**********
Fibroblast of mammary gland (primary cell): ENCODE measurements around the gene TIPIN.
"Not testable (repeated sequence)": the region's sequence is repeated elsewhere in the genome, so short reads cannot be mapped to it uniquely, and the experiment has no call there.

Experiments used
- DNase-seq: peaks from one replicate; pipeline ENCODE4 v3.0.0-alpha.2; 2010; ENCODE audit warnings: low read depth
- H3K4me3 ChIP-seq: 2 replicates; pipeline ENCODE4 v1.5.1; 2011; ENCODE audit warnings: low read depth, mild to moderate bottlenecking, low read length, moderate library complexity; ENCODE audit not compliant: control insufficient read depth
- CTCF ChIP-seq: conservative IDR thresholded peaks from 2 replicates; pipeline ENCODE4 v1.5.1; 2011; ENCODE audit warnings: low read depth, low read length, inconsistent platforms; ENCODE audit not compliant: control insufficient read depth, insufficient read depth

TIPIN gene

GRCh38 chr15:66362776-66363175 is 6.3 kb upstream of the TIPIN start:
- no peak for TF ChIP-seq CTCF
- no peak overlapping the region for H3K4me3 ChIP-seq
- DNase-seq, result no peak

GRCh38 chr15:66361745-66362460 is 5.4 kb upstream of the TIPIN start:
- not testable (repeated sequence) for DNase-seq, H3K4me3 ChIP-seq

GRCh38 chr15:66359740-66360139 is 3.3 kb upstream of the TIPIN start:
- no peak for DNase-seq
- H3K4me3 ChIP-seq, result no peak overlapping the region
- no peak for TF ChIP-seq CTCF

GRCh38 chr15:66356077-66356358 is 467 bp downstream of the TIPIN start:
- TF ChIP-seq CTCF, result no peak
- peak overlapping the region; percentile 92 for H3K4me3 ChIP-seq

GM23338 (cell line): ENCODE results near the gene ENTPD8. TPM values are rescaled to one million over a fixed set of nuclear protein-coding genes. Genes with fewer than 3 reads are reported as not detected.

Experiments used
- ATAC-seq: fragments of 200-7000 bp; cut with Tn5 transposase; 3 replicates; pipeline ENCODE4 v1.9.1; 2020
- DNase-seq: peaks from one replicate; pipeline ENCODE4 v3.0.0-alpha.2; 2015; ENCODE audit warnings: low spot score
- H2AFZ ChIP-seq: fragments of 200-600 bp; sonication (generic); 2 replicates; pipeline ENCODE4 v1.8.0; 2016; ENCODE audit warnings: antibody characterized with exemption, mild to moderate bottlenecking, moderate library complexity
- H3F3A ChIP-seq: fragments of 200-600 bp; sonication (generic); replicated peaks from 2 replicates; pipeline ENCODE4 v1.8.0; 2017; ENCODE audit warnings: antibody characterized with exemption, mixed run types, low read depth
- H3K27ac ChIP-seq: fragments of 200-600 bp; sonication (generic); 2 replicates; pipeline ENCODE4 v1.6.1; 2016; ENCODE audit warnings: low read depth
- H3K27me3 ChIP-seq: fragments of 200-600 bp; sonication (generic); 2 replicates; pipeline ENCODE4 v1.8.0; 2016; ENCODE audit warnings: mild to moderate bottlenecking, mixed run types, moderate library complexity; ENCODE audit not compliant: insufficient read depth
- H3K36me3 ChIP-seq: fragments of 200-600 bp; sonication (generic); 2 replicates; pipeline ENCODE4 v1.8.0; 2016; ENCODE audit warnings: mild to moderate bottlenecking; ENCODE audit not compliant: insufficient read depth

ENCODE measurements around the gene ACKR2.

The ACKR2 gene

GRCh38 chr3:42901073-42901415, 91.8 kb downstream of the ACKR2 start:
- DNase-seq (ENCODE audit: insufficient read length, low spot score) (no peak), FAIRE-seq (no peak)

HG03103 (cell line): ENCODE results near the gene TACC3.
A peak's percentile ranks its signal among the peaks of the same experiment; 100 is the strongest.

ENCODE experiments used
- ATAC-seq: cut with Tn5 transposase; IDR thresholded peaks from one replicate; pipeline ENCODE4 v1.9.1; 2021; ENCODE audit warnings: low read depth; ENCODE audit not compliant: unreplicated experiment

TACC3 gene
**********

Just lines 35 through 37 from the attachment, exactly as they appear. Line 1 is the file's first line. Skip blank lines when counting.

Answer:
A peak's percentile ranks its signal among the peaks of the same experiment; 100 is the strongest.

ENCODE experiments used
- ATAC-seq: cut with Tn5 transposase; IDR thresholded peaks from one replicate; pipeline ENCODE4 v1.9.1; 2021; ENCODE audit warnings: low read depth; ENCODE audit not compliant: unreplicated experiment